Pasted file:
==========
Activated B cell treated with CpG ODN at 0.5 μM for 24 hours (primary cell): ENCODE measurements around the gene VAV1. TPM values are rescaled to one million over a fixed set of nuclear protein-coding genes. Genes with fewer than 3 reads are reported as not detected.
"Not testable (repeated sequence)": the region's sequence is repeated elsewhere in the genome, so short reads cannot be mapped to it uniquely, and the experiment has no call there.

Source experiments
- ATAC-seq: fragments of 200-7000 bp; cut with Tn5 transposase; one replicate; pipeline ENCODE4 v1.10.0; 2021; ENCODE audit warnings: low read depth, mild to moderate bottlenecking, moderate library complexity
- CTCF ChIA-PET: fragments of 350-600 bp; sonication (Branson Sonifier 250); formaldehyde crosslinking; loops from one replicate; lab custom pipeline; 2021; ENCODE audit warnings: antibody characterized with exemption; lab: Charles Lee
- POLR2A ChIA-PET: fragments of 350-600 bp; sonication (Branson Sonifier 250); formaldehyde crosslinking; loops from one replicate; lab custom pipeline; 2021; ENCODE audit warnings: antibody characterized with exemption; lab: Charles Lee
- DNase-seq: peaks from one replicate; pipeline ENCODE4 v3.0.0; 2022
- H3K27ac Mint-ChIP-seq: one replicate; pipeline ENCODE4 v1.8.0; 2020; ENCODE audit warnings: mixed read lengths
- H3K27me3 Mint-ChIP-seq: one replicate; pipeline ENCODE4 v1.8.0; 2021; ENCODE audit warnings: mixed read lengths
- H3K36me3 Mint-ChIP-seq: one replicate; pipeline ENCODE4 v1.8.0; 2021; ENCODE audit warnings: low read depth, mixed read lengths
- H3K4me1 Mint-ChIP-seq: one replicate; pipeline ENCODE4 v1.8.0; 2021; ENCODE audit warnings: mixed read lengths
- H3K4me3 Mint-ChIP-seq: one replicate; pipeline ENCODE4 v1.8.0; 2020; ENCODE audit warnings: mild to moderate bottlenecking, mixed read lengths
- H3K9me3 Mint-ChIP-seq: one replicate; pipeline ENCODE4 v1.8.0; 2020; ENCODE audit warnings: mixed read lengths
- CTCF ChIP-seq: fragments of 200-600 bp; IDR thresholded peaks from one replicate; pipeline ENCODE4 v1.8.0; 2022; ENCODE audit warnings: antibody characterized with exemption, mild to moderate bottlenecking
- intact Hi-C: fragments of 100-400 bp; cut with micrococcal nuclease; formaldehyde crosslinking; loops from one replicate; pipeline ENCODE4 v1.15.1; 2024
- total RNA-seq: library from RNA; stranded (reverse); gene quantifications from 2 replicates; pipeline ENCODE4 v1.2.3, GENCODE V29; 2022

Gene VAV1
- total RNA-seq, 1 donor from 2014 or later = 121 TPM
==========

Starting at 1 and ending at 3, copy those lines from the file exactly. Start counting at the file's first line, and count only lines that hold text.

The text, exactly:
Activated B cell treated with CpG ODN at 0.5 μM for 24 hours (primary cell): ENCODE measurements around the gene VAV1. TPM values are rescaled to one million over a fixed set of nuclear protein-coding genes. Genes with fewer than 3 reads are reported as not detected.
"Not testable (repeated sequence)": the region's sequence is repeated elsewhere in the genome, so short reads cannot be mapped to it uniquely, and the experiment has no call there.

Source experiments